Downhill (or Alpine) skis come in many shapes and forms. There is a fair bit to consider when it comes to choosing a pair that is right for you. This post will cover some popular styles of downhill skis and breaks down key features to help your decision. Below, we’ll discuss a few important things to consider including your skill level and where you plan to ski.
First, let cover some skiing terms:
Tip: The front end of your ski
Tail: The back end of your ski
Waist: The most narrow point of the ski between the tip and tail
Flex: This is typically is reference to the stiffness level of the ski
Camber: The side profile of the ski when laid flat without any load shows the camber as an arch shape under the binding, generally raised off the ground.
Rocker (aka Reverse Camber): The tip and tail are higher and therefore give the ski a bit of a banana shape. The middle of the ski touches the ground when laid flat, without any load.
Chatter: A vibration cause by hard packed snow (not to be confused with your buddy’s meandering story)
Sidecut: The width of the tip, waist and tail of the ski
Turn Radius: The size of turns from a ski. The Sidecut determines the length of the turn radius.
Now, let's talk about how to choose downhill skis.
There are 2 key steps to determining what skis you should invest in.
- The Type of Skier you are (aka your skill and experience level)
- Where You Ski (aka the snow conditions)
We break those steps down below and then explain the common downhill ski types to choose from.
Your Skill Level
Type 1: Cautious Skiing on Smooth Slopes of Gentle to Moderate Pitches
If you are brand new to skiing, a beginner ski will be your best friend as you learn to navigate the slopes. Beginner skis will have a softer flex, be shorter and more narrow so they are easier to control.
Type 2: Average Skiing
As a recreational skier, oftentimes the recommendation is a mid-range, versatile ski. Something more stiff than a true beginner ski but you can still have fun and test out different terrains.
Type 3: Fast Skiing on Slopes of Moderate to Steep Pitch
If you are an experienced skier, you’re likely going to start looking for stiffer skis that can offer a better performance - or start branching out into specific category and have skis for different occasions.
These Skiing types are also key for shop technicians when setting up your binding.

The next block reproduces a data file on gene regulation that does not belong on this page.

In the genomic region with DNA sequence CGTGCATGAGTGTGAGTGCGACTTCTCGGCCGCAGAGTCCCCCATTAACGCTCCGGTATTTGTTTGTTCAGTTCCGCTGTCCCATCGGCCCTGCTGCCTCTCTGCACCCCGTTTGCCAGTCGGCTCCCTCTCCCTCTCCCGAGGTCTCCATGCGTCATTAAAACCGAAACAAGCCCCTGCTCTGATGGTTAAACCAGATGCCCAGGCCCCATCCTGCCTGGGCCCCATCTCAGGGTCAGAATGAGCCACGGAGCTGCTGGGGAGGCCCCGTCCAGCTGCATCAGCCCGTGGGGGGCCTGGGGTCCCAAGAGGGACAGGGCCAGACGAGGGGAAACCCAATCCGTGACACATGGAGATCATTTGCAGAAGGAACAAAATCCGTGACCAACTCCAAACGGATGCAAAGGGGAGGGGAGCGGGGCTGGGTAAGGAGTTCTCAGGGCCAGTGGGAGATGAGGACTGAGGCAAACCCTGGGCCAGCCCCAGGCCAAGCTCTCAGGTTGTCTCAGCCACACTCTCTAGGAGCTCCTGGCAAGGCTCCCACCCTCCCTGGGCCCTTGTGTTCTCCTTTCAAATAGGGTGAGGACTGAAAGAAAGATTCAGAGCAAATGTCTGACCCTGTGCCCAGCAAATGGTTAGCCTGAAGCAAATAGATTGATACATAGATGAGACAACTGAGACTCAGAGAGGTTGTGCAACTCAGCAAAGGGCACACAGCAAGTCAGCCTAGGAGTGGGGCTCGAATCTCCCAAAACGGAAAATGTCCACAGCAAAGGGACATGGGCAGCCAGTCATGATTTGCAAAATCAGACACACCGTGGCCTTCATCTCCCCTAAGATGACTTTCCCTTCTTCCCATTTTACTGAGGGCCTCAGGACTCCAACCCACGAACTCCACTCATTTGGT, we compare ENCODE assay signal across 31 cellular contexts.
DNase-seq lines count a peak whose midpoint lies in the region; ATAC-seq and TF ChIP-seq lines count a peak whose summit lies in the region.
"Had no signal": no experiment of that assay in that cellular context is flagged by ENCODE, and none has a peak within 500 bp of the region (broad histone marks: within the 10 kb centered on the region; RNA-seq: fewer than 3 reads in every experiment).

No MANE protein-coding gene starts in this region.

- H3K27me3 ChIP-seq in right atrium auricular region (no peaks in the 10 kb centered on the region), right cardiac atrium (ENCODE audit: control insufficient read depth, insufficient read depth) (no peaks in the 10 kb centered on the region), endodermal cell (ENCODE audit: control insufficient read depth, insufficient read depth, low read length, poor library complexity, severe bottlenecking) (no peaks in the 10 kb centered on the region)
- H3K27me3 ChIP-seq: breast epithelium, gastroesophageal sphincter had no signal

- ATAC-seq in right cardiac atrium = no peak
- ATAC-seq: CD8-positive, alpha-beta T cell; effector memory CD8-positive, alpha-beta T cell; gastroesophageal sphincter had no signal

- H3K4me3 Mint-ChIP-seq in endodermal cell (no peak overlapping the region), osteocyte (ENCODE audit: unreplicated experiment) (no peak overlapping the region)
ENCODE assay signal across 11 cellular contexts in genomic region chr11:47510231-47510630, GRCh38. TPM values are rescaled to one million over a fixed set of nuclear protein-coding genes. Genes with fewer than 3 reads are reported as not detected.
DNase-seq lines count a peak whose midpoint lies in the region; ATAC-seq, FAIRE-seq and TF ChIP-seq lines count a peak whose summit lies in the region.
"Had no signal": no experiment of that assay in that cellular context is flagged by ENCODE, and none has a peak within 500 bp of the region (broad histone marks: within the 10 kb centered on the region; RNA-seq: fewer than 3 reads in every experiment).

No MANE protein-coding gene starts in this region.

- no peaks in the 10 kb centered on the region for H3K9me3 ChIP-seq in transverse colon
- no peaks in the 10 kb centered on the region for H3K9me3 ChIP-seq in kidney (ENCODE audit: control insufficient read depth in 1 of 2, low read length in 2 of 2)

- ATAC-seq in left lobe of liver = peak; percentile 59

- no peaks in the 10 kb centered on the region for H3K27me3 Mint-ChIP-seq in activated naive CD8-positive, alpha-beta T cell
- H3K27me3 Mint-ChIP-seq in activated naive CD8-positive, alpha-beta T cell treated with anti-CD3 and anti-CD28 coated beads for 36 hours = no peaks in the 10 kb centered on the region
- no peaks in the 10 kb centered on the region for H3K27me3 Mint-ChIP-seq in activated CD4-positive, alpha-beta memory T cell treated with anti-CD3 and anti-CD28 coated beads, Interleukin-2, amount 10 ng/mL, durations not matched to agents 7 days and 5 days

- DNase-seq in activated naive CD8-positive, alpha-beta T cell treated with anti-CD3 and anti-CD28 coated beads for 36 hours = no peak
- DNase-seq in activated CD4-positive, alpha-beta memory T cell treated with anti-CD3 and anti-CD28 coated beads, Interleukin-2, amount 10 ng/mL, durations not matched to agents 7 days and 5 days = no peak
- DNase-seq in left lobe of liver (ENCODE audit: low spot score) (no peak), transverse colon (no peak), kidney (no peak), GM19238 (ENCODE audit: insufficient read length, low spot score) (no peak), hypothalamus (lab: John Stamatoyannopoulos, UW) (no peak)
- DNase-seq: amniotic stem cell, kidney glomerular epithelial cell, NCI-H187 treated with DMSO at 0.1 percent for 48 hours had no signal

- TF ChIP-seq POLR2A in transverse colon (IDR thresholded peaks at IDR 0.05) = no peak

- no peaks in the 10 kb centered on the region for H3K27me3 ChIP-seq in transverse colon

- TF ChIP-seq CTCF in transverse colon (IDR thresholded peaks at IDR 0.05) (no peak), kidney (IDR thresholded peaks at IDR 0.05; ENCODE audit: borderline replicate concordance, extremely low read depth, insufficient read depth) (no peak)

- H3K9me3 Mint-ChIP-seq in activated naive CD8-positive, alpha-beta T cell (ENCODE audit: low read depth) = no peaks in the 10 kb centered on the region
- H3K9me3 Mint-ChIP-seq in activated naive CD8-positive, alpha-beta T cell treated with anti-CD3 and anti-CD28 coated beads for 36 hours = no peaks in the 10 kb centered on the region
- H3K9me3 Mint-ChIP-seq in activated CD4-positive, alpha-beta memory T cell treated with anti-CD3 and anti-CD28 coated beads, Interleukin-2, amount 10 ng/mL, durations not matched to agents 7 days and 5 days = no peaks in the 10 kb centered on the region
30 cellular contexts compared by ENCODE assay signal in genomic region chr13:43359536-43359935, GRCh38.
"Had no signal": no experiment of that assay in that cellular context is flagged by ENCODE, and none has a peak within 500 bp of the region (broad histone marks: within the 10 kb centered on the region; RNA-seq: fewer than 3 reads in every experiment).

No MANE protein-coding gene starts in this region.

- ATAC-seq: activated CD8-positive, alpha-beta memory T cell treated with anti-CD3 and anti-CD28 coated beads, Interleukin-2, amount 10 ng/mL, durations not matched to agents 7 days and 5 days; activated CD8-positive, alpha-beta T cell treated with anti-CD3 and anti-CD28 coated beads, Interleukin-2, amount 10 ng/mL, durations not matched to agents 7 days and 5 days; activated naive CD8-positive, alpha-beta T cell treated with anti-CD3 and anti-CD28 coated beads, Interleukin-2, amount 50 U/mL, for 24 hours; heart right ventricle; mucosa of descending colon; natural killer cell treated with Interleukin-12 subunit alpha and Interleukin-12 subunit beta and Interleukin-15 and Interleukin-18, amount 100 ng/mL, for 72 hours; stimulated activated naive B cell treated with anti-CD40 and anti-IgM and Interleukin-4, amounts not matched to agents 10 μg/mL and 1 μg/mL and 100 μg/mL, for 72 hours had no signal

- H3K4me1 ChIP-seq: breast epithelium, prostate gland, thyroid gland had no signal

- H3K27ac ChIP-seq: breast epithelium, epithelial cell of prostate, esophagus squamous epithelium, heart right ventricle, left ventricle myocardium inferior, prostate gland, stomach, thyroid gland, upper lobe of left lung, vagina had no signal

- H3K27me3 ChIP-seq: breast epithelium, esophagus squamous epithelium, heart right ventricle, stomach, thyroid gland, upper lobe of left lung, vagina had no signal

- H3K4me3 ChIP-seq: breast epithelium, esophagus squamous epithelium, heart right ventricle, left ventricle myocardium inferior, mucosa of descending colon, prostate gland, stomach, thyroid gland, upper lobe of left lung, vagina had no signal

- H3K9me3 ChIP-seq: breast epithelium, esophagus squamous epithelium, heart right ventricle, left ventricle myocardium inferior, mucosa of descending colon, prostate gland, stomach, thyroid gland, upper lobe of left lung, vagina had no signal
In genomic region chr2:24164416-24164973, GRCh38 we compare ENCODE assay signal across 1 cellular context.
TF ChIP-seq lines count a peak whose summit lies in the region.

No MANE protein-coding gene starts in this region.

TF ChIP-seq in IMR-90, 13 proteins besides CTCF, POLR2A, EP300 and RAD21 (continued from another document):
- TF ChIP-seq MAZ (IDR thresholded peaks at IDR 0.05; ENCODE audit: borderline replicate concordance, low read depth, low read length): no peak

Where You Ski
The title is 'where you ski' but ultimately that has to do with the type of snow you will encounter. If you are primarily skiing on the east coast, most often, you'll be encountering hard packed snow and the occasional ice as well. Those on the west coast of Canada are likely more familiar with deep powder.
Wider skis can handle powder significantly better than a narrow, carving ski. On the reverse, a wide powder ski will get you down a groomed trail but it won't be nearly as enjoyable as it's narrow, stiffer cousin.
Types of Downhill Skis
The classic, narrow style that is great for groomed trails. Carvings skis handle packed snow and help your edge cut easily through the turns. For those of us on the east coast, this is a common style you’ll see on the ski hill. This style can be a great choice for beginners!
Perhaps the most versatile and therefore most popular among recreational skiers. All-mountain skis can handle front and backcountry runs - you know, “all of the mountain”, as their name suggests. If you are looking for peak performance, they may not fit the bill. What they gain in versatility, they often lack in high performance in specific situations. This is an excellent choice for most average skiers.
Freestyle skis, often referred to as twin tips, are the ideal ski type for hitting the snow park and doing tricks. They have a double rocker and durable construction to handle jumping and landing impacts.
The ultimate adventure ski! These skis perform well in the backcountry or after a snow storm, where you are carving your own trails and tackling difficult terrain.
Similar to Free ride skis but touring skis give you capability to ascend the mountain. Due to the nature of climbing a mountain, touring skis are generally lighter. Ski touring gives you the freedom to journey beyond the ski resorts.
Other notable niche ski types are Telemark, Racing, Powder and Mogul.
Hopefully this has helped you narrow down the type of ski you are looking for. As always, there is more to it and many skis blur the lines between categories. Speaking with a specialist (*ahem*) is recommended as they help cater specific responses to your unique search. If you have any questions about downhill skis, let us know!